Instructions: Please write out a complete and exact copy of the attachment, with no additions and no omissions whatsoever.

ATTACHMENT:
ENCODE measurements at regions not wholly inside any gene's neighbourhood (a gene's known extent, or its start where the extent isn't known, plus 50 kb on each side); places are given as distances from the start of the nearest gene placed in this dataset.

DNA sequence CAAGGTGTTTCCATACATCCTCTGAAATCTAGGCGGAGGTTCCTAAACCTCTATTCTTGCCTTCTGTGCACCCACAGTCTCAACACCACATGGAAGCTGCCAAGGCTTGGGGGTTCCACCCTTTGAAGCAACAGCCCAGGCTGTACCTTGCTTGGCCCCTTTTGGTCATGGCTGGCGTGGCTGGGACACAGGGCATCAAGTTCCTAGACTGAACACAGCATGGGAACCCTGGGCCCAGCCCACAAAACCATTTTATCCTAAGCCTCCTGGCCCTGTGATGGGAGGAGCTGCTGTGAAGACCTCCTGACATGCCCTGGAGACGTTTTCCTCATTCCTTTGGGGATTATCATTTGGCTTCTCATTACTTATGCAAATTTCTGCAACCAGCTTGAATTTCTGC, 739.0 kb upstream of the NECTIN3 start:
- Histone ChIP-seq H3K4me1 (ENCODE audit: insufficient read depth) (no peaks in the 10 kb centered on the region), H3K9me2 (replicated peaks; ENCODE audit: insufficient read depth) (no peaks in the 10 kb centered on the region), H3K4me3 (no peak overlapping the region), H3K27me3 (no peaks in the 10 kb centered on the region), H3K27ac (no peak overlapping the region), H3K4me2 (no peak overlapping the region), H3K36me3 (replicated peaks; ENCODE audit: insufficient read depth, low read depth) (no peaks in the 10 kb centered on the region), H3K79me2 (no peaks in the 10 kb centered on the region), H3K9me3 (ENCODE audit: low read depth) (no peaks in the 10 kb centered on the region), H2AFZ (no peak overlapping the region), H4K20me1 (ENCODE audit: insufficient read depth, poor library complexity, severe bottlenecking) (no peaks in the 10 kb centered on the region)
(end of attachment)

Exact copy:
ENCODE measurements at regions not wholly inside any gene's neighbourhood (a gene's known extent, or its start where the extent isn't known, plus 50 kb on each side); places are given as distances from the start of the nearest gene placed in this dataset.

DNA sequence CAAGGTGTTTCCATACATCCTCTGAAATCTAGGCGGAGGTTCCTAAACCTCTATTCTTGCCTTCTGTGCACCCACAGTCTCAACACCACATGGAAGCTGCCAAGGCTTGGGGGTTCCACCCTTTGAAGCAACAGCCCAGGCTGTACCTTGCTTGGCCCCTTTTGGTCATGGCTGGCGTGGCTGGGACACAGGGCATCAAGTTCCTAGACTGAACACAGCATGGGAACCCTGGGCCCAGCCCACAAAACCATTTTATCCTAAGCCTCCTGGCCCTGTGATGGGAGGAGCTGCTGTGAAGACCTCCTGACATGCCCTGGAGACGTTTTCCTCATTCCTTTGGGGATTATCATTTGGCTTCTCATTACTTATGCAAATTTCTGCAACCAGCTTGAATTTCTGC, 739.0 kb upstream of the NECTIN3 start:
- Histone ChIP-seq H3K4me1 (ENCODE audit: insufficient read depth) (no peaks in the 10 kb centered on the region), H3K9me2 (replicated peaks; ENCODE audit: insufficient read depth) (no peaks in the 10 kb centered on the region), H3K4me3 (no peak overlapping the region), H3K27me3 (no peaks in the 10 kb centered on the region), H3K27ac (no peak overlapping the region), H3K4me2 (no peak overlapping the region), H3K36me3 (replicated peaks; ENCODE audit: insufficient read depth, low read depth) (no peaks in the 10 kb centered on the region), H3K79me2 (no peaks in the 10 kb centered on the region), H3K9me3 (ENCODE audit: low read depth) (no peaks in the 10 kb centered on the region), H2AFZ (no peak overlapping the region), H4K20me1 (ENCODE audit: insufficient read depth, poor library complexity, severe bottlenecking) (no peaks in the 10 kb centered on the region)